1 People v. Peter D. Nitschke. 14PDJ067. May 13, Following a sanctions hearing, the Presiding Disciplinary Judge disbarred Peter D. Nitschke (Attorney Registration Number 34313). The disbarment took effect on June 17, Nitschke absconded with three-quarters of a million dollars from nine people, two of whom were elderly victims and many of whom were fellow churchgoers. He was convicted of nine felonies in California: two counts of theft from an elder, six counts of grand theft, and one count of fraud by insufficient fund check. The sentencing judge found that Nitschke committed these crimes with a high degree of callousness, planning, and sophistication, and sentenced Respondent to twelve years in prison. Nitschke s criminal misconduct violated Colo. RPC 8.4(b) (proscribing criminal acts that adversely reflect on a lawyer s honesty, trustworthiness, or fitness as a lawyer in other respects).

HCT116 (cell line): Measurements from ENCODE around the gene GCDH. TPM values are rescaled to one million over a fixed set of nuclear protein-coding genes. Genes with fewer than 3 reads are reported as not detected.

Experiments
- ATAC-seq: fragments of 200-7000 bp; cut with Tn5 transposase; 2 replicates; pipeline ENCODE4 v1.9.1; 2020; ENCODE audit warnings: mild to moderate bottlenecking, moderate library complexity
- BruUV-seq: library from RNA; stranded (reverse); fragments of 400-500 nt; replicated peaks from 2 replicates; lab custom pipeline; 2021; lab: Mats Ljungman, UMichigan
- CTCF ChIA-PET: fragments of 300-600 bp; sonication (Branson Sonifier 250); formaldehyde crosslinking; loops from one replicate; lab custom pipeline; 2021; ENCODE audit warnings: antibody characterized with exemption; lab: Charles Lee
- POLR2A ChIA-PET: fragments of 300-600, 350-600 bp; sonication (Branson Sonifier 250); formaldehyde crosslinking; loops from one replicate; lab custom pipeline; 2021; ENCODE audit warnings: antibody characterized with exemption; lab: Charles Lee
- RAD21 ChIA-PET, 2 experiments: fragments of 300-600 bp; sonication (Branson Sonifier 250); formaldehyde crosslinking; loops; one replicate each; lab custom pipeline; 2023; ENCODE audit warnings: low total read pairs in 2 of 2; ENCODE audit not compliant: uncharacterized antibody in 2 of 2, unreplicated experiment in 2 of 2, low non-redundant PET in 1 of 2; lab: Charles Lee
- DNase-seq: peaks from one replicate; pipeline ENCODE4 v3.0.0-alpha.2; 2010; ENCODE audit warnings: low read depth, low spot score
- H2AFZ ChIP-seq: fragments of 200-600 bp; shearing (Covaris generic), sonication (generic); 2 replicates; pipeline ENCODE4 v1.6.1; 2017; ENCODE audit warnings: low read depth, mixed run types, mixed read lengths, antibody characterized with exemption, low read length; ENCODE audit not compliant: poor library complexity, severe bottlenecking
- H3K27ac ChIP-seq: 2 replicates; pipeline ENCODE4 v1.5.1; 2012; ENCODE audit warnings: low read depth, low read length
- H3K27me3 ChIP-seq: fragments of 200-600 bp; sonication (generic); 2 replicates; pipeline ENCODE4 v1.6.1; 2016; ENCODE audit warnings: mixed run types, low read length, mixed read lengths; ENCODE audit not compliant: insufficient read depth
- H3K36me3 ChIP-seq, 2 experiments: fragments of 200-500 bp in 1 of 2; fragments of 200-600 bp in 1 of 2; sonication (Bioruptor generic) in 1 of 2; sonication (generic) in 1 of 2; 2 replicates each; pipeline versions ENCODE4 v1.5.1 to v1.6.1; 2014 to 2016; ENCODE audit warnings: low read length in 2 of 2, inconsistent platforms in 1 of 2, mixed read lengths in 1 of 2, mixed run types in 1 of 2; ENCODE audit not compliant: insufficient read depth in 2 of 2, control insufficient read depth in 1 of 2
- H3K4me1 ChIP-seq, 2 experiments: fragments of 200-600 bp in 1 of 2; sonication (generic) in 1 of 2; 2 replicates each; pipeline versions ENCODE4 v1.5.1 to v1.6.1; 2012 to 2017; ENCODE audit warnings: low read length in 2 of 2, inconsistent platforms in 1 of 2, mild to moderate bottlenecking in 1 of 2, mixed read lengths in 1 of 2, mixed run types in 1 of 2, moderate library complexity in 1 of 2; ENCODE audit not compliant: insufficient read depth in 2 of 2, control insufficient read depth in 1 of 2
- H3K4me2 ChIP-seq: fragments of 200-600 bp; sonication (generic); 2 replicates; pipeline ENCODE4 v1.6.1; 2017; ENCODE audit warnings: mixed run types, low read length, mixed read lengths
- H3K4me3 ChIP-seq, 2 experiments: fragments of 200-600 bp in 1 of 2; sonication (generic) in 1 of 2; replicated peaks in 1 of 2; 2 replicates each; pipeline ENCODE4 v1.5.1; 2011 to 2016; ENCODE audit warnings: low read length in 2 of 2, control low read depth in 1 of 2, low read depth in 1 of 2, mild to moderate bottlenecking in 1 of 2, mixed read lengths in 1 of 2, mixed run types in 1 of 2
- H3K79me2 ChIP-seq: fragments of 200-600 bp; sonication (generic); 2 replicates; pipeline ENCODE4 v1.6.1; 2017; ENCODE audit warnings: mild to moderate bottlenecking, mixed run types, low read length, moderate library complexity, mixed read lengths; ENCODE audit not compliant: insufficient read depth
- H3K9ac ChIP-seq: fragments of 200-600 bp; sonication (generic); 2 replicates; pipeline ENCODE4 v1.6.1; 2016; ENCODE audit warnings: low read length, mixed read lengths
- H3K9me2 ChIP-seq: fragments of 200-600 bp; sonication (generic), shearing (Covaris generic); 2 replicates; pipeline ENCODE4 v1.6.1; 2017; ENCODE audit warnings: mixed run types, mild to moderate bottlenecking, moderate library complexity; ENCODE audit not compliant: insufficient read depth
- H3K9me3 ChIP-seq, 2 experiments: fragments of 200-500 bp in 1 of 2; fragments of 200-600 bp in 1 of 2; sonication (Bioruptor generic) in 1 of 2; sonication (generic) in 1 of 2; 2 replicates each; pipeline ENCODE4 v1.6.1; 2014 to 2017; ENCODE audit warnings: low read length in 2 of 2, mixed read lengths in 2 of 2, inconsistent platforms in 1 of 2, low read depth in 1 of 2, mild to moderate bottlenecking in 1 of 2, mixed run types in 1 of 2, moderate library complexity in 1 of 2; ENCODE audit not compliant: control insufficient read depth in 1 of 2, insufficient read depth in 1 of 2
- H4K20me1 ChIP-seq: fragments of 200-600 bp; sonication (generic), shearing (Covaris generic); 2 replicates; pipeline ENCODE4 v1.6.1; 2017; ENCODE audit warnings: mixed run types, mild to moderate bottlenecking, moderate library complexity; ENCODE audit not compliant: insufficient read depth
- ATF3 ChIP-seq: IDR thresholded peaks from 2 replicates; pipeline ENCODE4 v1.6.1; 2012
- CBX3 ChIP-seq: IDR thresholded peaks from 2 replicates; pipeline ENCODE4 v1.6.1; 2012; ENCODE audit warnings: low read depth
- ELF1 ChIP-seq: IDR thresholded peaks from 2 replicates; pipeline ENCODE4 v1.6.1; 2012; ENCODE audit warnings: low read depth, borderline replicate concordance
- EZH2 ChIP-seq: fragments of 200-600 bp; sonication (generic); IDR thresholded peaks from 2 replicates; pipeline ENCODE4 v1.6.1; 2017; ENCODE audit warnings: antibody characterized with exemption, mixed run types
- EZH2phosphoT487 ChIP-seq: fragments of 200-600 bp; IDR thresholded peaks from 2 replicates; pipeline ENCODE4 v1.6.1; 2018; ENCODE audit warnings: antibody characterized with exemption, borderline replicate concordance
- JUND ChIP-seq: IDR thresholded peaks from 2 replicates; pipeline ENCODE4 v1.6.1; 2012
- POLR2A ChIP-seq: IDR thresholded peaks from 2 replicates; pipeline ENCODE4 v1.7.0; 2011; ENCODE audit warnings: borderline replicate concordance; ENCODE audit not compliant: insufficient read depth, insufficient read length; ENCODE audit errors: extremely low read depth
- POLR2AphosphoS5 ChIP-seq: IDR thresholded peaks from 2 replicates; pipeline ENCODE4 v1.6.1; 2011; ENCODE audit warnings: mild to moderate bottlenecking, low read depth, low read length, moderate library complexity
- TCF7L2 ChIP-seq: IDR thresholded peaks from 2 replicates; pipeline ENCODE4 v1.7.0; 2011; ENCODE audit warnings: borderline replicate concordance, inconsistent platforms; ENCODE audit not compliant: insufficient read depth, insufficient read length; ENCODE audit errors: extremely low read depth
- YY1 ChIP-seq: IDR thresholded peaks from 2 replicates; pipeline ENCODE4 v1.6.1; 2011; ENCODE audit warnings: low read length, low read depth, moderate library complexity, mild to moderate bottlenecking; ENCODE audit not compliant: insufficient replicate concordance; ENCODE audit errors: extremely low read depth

2 SUPREME COURT, STATE OF COLORADO ORIGINAL PROCEEDING IN DISCIPLINE BEFORE THE OFFICE OF THE PRESIDING DISCIPLINARY JUDGE 1300 BROADWAY, SUITE 250 DENVER, CO Complainant: THE PEOPLE OF THE STATE OF COLORADO Case Number: 14PDJ067 Respondent: PETER D. NITSCHKE OPINION AND DECISION IMPOSING SANCTIONS PURSUANT TO C.R.C.P (c) On April 21, 2015, the Presiding Disciplinary Judge ( the Court ) held a sanctions hearing pursuant to C.R.C.P (b). Geanne R. Moroye appeared on behalf of the Office of Attorney Regulation Counsel ( the People ). Peter D. Nitschke ( Respondent ) did not appear. The Court now issues the following Opinion and Decision Imposing Sanctions Pursuant to C.R.C.P (c). I. SUMMARY Respondent was convicted of nine felonies in California: two counts of theft from an elder, six counts of grand theft, and one count of fraud by insufficient fund check. The sentencing judge found that Respondent committed these crimes with a high degree of callousness, planning, and sophistication, and sentenced Respondent to twelve years in prison. The Court found, on default, that Respondent violated Colo. RPC 8.4(b), which proscribes criminal acts that adversely reflect on a lawyer s honesty, trustworthiness, or fitness as a lawyer in other respects. Based on this misconduct, the Court now disbars Respondent. II. PROCEDURAL HISTORY On August 15, 2014, the People filed a petition requesting Respondent s immediate suspension. On August 18, 2014, the Court issued an order directing Respondent to show cause why he should not be immediately be suspended from the practice of law. Respondent did not respond. This Court issued a report to the Colorado Supreme Court on September 5, 2014, recommending that Respondent be immediately suspended. The Colorado Supreme Court followed that recommendation and immediately suspended him on September 10,